Released: June 25
Distributor: Lions Gate/IFC Films/Fellowship Adventure Group
Oscar alumnus: Michael Moore (documentary, “Bowling for Columbine”)
As befitting an ego as outsized as his talent, “Fahrenheit 9/11” helmer Michael Moore made a bold move: In September, he announced he would not submit his film for consideration in Oscar’s documentary race. He cited reasons such as wanting to remove “the 800-pound gorilla” from the race, so that other docs would have a chance. But, of course, it’s also a bid to garner noms in bigger kudo categories, including best picture, director and screenplay. The move also allows the film to air on television sooner than nine months after its theatrical release — an automatic disqualifier for any docu category contenders.
It’s an audacious gamble that rests on the supposition that “Fahrenheit” actually will have a shot at other kudo categories. But then the Oscar-winning filmmaker has never been accused of playing it safe or adhering to Hollywood decorum. And Moore has broken ground before. He nabbed a surprise screenplay kudo from the Writers Guild of America for “Bowling for Columbine.” And this year won the Cannes Palme d’Or with “Fahrenheit” — a first for a documentary. In another first, the doc topped $120 million at the domestic box office and more than $200 million worldwide.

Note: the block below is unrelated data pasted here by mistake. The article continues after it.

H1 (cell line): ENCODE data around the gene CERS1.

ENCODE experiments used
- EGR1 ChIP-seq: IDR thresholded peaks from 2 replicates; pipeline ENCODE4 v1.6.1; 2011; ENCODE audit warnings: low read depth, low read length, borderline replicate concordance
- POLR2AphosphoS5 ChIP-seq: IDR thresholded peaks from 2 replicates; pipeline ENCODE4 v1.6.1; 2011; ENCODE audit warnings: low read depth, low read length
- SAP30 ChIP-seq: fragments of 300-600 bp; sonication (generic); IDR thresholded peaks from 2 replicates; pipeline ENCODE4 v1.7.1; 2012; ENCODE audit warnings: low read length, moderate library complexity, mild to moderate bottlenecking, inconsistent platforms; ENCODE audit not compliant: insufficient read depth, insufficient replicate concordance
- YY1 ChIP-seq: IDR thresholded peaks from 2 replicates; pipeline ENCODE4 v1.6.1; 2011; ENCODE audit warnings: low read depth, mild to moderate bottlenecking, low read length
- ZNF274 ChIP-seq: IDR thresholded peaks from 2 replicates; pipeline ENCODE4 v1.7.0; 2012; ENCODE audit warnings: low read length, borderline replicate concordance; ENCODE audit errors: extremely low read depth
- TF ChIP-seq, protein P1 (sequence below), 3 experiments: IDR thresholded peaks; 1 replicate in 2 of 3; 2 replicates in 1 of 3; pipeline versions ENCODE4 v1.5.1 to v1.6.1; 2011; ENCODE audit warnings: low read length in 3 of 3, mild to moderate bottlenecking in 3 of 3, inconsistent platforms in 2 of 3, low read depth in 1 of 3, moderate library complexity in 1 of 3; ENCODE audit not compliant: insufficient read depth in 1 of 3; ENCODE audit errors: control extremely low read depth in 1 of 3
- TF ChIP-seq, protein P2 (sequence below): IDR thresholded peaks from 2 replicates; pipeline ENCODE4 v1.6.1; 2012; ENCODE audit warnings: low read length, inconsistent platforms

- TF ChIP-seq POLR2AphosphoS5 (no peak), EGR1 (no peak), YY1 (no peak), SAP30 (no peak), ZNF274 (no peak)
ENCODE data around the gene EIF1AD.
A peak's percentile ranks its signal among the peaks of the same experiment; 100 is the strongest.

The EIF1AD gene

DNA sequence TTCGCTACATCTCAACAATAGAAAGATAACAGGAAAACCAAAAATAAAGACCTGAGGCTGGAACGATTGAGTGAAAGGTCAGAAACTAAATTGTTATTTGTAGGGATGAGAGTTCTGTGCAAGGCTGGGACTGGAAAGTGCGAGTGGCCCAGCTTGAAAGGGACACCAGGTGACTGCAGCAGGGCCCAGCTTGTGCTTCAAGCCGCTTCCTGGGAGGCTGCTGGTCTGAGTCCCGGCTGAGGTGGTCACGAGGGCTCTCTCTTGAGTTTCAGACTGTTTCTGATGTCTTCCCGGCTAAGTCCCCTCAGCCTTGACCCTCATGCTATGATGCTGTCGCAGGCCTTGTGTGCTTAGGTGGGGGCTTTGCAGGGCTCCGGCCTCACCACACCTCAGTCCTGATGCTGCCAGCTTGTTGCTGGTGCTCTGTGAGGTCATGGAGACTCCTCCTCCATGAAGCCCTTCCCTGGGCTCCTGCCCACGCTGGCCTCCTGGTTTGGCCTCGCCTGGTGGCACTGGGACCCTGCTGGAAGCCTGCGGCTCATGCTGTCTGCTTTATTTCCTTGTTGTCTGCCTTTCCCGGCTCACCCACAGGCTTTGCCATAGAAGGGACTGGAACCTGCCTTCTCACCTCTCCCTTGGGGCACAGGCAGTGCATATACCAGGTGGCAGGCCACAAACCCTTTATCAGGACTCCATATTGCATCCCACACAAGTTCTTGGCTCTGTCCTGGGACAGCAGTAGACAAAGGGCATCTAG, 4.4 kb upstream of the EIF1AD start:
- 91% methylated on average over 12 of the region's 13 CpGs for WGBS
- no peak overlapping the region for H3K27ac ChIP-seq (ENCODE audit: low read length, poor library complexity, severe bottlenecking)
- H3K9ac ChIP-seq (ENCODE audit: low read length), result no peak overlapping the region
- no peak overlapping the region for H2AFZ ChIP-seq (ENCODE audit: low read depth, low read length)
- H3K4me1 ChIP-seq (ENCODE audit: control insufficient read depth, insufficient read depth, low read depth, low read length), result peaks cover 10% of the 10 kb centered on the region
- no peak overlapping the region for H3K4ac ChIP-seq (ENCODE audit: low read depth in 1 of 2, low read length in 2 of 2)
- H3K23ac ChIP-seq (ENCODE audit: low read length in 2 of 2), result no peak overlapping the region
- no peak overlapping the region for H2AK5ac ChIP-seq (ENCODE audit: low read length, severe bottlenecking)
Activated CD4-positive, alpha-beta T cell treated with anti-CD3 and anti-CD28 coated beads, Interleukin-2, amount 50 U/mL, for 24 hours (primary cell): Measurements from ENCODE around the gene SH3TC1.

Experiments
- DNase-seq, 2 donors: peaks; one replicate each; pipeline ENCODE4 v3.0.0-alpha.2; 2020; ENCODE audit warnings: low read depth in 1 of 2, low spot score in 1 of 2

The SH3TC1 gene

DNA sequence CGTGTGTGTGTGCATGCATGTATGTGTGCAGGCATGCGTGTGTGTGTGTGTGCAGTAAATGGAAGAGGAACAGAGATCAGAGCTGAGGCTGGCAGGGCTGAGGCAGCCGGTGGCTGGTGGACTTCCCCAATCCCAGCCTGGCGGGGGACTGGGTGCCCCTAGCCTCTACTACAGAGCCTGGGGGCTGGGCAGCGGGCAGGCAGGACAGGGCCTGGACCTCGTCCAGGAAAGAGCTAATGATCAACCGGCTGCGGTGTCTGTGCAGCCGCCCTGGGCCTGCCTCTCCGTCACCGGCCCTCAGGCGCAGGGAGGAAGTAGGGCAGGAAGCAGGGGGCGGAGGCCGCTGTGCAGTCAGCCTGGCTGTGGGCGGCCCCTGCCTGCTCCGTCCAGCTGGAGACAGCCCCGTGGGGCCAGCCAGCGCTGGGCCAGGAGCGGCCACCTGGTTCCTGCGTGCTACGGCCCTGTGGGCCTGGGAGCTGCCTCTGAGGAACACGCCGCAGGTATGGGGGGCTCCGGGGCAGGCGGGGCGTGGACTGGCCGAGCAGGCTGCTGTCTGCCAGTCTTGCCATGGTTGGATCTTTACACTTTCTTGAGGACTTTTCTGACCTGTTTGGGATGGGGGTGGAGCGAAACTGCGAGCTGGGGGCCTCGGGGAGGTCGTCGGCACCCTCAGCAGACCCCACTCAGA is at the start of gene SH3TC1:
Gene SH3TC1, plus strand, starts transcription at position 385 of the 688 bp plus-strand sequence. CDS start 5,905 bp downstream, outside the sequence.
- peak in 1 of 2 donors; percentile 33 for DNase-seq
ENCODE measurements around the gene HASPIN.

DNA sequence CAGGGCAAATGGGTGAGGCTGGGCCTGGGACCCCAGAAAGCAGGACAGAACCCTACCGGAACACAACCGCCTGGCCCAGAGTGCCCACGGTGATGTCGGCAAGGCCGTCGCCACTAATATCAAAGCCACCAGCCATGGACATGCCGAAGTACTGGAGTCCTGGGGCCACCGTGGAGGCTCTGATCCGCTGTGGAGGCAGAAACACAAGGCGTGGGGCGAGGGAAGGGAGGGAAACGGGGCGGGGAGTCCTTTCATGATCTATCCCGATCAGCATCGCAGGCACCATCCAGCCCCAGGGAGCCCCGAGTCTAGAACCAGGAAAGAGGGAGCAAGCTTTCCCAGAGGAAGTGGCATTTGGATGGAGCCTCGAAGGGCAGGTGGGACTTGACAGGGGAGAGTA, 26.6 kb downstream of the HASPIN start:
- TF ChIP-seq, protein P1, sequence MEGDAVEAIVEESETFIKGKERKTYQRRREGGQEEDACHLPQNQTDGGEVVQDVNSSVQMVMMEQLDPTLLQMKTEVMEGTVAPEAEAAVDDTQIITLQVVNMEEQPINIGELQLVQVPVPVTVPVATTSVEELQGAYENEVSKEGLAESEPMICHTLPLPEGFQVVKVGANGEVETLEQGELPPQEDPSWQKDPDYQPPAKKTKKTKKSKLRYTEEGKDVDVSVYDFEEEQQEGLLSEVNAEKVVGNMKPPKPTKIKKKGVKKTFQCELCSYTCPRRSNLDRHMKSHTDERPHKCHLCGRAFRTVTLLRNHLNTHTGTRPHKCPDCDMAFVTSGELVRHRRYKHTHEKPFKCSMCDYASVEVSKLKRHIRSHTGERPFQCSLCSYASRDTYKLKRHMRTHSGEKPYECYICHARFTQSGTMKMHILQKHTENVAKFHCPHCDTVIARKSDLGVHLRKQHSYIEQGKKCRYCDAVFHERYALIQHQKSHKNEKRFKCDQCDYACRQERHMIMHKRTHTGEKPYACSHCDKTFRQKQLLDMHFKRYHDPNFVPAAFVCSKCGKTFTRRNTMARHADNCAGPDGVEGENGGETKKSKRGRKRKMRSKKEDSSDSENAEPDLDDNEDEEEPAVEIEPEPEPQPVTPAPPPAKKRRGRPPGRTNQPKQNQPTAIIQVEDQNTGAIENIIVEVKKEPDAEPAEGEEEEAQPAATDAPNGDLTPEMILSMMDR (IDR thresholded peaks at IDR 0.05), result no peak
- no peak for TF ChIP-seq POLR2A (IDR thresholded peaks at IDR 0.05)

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And few docs have the backing of partners like Bob and Harvey Weinstein, who are famous for their track record in campaigning for the big categories.
Moore’s best documentary Oscar two years ago for “Bowling for Columbine” proves the Academy can embrace his controversial brand of nonfiction storytelling — even if its members weren’t entirely comfortable with his acceptance speech.
Should “Fahrenheit 9/11” be tapped for the best picture category, the intangible elements of politics and emotion could play a much greater role than they have in the past.
The big question is what effect George W. Bush’s win in last week’s presidential election might have on “Fahrenheit’s” kudo chances. Come January, the political passions of the generally blue-state minded Academy members could grow red hot depending on circumstances in the Oval Office and Iraq. Moreover, many Oscar voters could view the high-profile Academy Awards as a race they can control.